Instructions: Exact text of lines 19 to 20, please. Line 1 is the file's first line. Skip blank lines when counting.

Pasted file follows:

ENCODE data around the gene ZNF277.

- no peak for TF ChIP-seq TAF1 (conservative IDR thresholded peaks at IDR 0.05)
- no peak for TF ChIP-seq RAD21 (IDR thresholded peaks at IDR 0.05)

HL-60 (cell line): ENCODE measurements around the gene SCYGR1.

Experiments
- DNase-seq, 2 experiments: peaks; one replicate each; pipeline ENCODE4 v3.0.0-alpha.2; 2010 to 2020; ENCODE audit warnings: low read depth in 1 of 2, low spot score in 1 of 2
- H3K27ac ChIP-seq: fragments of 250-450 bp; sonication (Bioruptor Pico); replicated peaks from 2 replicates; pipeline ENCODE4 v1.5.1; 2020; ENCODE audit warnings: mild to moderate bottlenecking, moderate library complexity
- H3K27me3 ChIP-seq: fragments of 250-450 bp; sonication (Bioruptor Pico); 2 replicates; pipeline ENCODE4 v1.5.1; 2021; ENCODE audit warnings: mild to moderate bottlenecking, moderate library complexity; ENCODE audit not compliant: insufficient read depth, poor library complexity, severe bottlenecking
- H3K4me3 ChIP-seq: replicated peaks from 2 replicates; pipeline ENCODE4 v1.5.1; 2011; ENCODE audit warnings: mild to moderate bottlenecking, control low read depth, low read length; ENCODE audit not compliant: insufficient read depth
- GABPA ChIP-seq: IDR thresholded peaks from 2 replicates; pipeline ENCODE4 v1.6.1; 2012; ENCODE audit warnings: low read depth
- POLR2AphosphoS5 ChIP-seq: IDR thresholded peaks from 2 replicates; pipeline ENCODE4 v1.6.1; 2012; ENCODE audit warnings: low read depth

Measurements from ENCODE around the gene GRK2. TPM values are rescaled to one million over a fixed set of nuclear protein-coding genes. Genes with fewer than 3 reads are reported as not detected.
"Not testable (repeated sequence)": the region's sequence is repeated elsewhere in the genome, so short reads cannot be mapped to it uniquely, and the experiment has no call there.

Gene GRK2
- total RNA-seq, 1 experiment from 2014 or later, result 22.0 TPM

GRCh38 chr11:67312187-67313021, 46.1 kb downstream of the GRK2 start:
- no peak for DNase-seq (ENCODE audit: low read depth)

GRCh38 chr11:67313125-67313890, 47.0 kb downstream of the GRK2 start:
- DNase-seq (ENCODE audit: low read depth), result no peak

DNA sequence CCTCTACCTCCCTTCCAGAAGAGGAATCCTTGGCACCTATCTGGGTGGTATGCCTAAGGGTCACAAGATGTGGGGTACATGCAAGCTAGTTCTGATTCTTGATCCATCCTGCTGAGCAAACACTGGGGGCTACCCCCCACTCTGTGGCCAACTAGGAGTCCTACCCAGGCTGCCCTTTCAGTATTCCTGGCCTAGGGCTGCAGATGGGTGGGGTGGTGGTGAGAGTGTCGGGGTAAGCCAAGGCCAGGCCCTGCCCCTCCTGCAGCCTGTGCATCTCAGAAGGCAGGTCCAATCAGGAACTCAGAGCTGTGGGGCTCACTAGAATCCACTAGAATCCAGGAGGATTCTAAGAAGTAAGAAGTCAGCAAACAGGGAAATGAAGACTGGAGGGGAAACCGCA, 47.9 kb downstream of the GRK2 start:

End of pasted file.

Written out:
- DNase-seq (ENCODE audit: low read depth), result no peak

DNA sequence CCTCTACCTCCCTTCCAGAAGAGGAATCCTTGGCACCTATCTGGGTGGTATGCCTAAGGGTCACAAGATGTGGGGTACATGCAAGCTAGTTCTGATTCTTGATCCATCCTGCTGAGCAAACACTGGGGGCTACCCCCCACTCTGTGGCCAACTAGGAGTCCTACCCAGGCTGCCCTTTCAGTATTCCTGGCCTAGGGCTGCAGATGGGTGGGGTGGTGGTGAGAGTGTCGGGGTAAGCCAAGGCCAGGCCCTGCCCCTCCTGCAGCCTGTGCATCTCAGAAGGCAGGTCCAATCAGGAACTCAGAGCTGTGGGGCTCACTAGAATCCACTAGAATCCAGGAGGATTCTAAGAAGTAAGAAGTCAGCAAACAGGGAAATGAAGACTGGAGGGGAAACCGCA, 47.9 kb downstream of the GRK2 start: